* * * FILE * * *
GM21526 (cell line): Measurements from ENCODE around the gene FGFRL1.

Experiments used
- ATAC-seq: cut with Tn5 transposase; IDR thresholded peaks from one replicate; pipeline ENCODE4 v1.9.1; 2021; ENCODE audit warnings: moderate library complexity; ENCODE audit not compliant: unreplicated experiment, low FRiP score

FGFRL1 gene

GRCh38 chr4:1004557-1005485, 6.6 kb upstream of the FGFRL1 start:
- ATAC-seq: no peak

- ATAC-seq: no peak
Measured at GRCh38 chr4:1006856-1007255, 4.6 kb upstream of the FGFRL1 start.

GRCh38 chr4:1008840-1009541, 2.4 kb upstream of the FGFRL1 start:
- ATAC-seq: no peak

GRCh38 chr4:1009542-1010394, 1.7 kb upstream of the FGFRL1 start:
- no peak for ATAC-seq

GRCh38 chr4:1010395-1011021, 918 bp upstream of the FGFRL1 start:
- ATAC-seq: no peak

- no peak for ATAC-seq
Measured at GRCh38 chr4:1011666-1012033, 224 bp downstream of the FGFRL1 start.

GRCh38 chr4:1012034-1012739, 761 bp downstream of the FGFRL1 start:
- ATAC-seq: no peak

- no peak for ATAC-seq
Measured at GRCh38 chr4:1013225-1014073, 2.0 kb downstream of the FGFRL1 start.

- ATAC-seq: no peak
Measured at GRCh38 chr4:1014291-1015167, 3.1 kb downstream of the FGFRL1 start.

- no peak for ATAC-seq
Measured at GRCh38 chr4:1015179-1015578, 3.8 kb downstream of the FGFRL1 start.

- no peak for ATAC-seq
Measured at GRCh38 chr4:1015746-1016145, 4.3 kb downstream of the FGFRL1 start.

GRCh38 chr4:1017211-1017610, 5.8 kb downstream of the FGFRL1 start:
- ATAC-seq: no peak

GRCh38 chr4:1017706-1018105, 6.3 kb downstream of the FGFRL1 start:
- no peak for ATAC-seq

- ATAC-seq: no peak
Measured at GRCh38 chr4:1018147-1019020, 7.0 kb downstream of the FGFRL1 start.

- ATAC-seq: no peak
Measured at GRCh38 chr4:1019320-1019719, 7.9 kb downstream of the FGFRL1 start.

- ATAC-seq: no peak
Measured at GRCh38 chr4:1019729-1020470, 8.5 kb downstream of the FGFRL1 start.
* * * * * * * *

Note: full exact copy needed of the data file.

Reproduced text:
GM21526 (cell line): Measurements from ENCODE around the gene FGFRL1.

Experiments used
- ATAC-seq: cut with Tn5 transposase; IDR thresholded peaks from one replicate; pipeline ENCODE4 v1.9.1; 2021; ENCODE audit warnings: moderate library complexity; ENCODE audit not compliant: unreplicated experiment, low FRiP score

FGFRL1 gene

GRCh38 chr4:1004557-1005485, 6.6 kb upstream of the FGFRL1 start:
- ATAC-seq: no peak

- ATAC-seq: no peak
Measured at GRCh38 chr4:1006856-1007255, 4.6 kb upstream of the FGFRL1 start.

GRCh38 chr4:1008840-1009541, 2.4 kb upstream of the FGFRL1 start:
- ATAC-seq: no peak

GRCh38 chr4:1009542-1010394, 1.7 kb upstream of the FGFRL1 start:
- no peak for ATAC-seq

GRCh38 chr4:1010395-1011021, 918 bp upstream of the FGFRL1 start:
- ATAC-seq: no peak

- no peak for ATAC-seq
Measured at GRCh38 chr4:1011666-1012033, 224 bp downstream of the FGFRL1 start.

GRCh38 chr4:1012034-1012739, 761 bp downstream of the FGFRL1 start:
- ATAC-seq: no peak

- no peak for ATAC-seq
Measured at GRCh38 chr4:1013225-1014073, 2.0 kb downstream of the FGFRL1 start.

- ATAC-seq: no peak
Measured at GRCh38 chr4:1014291-1015167, 3.1 kb downstream of the FGFRL1 start.

- no peak for ATAC-seq
Measured at GRCh38 chr4:1015179-1015578, 3.8 kb downstream of the FGFRL1 start.

- no peak for ATAC-seq
Measured at GRCh38 chr4:1015746-1016145, 4.3 kb downstream of the FGFRL1 start.

GRCh38 chr4:1017211-1017610, 5.8 kb downstream of the FGFRL1 start:
- ATAC-seq: no peak

GRCh38 chr4:1017706-1018105, 6.3 kb downstream of the FGFRL1 start:
- no peak for ATAC-seq

- ATAC-seq: no peak
Measured at GRCh38 chr4:1018147-1019020, 7.0 kb downstream of the FGFRL1 start.

- ATAC-seq: no peak
Measured at GRCh38 chr4:1019320-1019719, 7.9 kb downstream of the FGFRL1 start.

- ATAC-seq: no peak
Measured at GRCh38 chr4:1019729-1020470, 8.5 kb downstream of the FGFRL1 start.